Prepare now to bring new interest to your garden for next winter with more seasonal bloomers and evergreen foliage, either adding specimens of existing plants that you like or bringing in good performers that you have seen in nearby gardens. Winter gardens can be very pleasing environments.

More

A quick Internet search or a visit to your local library or bookstore could lead to useful lists of winter-blooming plants. For example, one good source of information is Dan Hinkley’s book,  Winter Ornamentals.

Adding Unexpected Plants to Your Garden

This column presents a case study of adding an unexpected and unfamiliar plant to one’s garden.

A friend gave me a plant that had outgrown its container, and no longer had a place in its previous home. My friend didn’t have a name for the plant, but a neighbor’s garden has a related species: the photo shows much longer leaves than my gift plant, and the potential to grow rather large.

Dyckia

I had never grown a plant like this one, so I was immediately interested. Here is a suggested intake process.

First, inspect the plant visually to check that it is healthy and free of disease or pests. This plant had some dieback from normal aging and outgrowing a large container, but otherwise looked healthy. I gladly accepted the gift.

Identification should be the next priority. I had seen this plant in four-inch pots, and knew it as a Dyckia, but learning the genus and species of a new plant can be challenging. This plant doesn’t appear in Sunset’s Western Garden Book, a convenient reference. In such cases, asking other gardeners or garden center staff can be the best strategy.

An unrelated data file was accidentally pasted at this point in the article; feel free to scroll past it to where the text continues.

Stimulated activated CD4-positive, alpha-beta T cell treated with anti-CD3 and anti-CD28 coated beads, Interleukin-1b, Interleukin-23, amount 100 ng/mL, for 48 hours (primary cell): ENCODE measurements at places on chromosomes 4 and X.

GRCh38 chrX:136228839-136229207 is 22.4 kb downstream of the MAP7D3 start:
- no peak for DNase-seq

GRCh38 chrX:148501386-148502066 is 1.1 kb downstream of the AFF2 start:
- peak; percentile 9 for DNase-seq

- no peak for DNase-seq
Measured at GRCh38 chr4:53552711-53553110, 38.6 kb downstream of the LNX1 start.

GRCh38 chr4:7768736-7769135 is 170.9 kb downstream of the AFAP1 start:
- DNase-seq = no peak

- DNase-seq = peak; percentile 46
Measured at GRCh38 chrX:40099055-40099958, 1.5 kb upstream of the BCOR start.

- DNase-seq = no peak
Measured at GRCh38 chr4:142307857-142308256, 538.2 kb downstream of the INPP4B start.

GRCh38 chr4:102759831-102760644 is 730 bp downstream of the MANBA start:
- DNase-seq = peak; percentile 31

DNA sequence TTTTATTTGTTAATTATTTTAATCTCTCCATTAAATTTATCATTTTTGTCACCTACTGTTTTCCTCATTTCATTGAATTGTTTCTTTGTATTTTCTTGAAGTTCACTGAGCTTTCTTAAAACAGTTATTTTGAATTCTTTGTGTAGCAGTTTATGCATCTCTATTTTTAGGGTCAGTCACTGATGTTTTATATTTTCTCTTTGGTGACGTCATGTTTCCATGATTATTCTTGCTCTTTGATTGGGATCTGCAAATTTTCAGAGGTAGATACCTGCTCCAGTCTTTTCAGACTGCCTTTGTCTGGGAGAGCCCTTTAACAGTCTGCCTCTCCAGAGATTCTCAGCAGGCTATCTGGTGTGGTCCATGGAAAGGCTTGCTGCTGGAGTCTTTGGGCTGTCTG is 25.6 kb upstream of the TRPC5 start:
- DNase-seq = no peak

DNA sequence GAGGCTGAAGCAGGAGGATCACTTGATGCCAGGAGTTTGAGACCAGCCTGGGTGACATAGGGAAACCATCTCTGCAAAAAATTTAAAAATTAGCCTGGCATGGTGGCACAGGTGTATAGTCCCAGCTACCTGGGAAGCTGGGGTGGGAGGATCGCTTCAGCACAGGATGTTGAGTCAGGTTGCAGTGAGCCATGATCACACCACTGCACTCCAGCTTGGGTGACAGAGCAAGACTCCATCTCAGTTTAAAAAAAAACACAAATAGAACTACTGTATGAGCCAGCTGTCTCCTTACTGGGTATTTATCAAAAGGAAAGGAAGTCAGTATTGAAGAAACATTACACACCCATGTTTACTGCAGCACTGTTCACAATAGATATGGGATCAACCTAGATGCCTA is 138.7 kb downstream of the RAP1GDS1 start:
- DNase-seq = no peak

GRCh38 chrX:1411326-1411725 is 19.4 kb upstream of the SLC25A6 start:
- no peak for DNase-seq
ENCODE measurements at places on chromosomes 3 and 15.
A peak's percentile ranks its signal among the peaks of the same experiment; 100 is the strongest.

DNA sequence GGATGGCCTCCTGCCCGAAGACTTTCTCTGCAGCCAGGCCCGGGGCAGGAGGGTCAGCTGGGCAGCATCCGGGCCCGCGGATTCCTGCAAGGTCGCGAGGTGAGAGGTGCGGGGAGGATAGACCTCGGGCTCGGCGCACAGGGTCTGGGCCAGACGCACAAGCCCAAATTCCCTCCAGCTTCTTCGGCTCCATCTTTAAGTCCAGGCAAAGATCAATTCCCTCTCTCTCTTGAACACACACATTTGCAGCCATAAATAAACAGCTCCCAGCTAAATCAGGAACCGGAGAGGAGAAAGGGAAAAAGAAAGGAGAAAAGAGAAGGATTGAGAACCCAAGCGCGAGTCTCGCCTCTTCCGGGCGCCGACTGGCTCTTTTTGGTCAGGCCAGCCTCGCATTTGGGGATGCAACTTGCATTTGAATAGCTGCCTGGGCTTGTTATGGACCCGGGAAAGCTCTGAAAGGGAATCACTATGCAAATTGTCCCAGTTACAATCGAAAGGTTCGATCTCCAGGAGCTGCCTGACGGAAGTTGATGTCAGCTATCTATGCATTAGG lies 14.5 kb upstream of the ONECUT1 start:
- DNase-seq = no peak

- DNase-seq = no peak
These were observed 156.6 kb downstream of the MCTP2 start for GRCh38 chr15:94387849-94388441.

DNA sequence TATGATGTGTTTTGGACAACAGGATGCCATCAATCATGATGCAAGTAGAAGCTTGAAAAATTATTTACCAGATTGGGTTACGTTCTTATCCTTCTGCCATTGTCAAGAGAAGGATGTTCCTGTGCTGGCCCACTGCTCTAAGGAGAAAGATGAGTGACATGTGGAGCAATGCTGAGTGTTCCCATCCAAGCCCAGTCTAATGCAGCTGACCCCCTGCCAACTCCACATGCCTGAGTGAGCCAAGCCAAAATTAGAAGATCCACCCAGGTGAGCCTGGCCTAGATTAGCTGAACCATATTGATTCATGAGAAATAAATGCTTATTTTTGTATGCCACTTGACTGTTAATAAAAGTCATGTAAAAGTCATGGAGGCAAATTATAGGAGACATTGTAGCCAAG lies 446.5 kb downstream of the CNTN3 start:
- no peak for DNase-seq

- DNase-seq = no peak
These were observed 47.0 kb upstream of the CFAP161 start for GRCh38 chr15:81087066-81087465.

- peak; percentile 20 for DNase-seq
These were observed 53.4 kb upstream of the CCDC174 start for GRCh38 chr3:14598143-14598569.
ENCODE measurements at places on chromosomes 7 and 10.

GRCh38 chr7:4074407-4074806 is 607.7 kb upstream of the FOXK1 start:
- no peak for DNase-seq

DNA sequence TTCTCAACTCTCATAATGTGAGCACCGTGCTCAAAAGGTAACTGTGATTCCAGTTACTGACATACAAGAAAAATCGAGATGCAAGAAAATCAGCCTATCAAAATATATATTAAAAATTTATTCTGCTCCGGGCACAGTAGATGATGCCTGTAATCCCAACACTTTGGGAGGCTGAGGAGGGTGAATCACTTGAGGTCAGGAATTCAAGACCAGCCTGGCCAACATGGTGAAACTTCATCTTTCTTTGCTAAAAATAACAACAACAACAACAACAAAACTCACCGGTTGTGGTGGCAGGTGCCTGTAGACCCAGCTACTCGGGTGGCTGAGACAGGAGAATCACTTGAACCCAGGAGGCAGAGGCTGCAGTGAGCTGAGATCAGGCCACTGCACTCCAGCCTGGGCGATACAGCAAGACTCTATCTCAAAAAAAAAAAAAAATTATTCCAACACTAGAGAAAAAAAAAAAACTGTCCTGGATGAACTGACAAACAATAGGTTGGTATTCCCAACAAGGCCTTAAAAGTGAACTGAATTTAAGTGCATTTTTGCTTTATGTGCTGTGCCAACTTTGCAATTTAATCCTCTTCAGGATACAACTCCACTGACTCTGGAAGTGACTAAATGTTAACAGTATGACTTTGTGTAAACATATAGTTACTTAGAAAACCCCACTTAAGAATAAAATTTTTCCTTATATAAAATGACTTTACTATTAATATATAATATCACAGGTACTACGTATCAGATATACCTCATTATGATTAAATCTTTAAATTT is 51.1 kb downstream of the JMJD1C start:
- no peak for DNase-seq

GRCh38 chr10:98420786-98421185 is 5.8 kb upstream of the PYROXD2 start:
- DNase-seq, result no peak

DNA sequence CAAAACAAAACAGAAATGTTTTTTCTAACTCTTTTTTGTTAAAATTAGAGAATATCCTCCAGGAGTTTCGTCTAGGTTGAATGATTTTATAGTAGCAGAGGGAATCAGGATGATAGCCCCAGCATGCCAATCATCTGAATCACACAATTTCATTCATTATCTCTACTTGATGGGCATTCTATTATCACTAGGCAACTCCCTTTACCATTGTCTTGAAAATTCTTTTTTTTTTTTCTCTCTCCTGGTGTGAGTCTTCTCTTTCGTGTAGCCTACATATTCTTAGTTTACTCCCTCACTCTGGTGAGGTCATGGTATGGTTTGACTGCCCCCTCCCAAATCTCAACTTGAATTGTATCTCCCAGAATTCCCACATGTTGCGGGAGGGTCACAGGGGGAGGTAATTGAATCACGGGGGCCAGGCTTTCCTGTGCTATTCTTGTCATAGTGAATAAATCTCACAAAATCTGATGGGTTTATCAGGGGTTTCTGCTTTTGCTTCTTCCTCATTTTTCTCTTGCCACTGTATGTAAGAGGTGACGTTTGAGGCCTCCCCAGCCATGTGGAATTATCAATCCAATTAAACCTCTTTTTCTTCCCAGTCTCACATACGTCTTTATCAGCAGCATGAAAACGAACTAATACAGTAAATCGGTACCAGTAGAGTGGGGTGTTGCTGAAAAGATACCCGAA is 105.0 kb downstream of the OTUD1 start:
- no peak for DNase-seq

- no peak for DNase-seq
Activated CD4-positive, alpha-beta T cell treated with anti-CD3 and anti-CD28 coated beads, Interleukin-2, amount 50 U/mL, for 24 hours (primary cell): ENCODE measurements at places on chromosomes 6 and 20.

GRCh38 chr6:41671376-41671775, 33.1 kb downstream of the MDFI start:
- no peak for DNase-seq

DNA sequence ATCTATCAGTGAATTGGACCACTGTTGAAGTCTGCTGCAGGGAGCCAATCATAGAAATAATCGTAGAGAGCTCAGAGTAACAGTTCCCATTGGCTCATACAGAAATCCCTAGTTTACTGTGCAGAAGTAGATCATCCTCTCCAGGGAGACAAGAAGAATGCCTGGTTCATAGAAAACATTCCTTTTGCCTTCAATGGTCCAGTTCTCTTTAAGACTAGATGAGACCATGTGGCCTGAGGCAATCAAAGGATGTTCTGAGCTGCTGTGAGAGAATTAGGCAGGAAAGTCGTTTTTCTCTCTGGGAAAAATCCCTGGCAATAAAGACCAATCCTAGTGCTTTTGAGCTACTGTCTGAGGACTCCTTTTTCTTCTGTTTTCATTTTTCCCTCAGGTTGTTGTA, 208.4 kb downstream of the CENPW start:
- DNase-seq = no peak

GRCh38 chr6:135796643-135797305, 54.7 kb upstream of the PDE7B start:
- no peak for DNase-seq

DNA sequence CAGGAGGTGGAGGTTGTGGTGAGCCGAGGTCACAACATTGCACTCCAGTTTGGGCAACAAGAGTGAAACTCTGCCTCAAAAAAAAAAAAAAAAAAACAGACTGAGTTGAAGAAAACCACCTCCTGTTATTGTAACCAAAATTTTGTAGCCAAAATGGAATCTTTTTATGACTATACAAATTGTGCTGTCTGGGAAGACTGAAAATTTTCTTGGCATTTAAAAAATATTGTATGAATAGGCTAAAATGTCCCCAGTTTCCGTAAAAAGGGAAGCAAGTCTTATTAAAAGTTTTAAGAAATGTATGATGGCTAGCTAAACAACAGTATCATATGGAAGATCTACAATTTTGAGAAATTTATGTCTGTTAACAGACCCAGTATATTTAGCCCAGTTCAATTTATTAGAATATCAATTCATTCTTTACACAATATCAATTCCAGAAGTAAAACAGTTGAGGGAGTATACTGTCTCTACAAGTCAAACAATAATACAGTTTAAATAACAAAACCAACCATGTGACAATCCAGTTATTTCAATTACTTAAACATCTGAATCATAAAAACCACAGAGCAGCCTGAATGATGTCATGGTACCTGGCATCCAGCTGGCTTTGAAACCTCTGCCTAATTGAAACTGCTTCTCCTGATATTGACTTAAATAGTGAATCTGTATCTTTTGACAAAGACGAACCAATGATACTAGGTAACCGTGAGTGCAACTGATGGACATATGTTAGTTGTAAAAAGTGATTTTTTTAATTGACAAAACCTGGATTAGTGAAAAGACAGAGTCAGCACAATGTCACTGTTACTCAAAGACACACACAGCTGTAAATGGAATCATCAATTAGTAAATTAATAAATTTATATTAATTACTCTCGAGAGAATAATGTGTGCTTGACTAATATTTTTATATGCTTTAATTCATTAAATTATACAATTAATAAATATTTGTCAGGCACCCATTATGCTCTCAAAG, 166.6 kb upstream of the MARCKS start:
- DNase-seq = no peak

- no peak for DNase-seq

Then, examine the plant’s size and characteristics. This Dyckia develops several rosettes eight-to-twelve inches in diameter. Each rosette is comprised of many thin leaves up to eight inches long, with very sharp terminal spines and numerous sharp teeth on both sides. (My neighbor’s magnificent Dyckia has leaves up to two feet long!) The plant is attractive, but neither welcoming nor easily handled!

Considering both this plant’s mature size and hazards, I concluded that it should be should be three feet from any walkway, but still close enough to appreciate its intricate leaf structure.

Also, it should not be under a tree, as it would be difficult to groom dropped leaves from the Dykia’s spiny cluster.

Then, learning about the plant’s cultivation needs will guide planting and future care. An Internet search for “Dyckia” brought me these websites: Wikipedia; Bromeliad Society of Houston; Yucco Do Nursery; Annie’s Magic Garden; and Dyckia Brazil.

Dyckias, I learned, are native to Brazil, members of the Bromeliad family, and related to pineapples (Ananas comosus), Puyas, Tellandsias, and Bilbergias. There are some 158 species of Dyckias.

After comparing my specimen’s appearance with others on the Internet, I concluded that it is D. fosteriana, which is a popular species. This plant hybridizes easily in nature and in human hands, so many cultivars are available. Confident identification requires a specialist.

The Dyckia lacks internal water storage tissue, so it’s not a true succulent, but it will go dormant in response to a lack of moisture. It prefers full sun but will manage partial shade, and has exceptional tolerance for freezing weather. It is pest-free, although snails will nibble at tender flower shoots. Generally, the Dyckia is a sturdy and trouble-free plant.

Dyckias reportedly do not like transplanting during the winter, but I proceeded still to separate and pot up six offsets (”pups”) for gifts to others, and to put my new plant in the ground. I’ll learn how well it responds.

My garden lacks a bed for Brazilian plants. I accommodated this unusual new plant by redefining my existing Chilean bed as Chilean/South American.

Avid gardeners should welcome unexpected, unusual and attractive gifts to their gardens. A systematic process can help to place the plant well and to provide the care needed for its success. New plants are gardening adventures!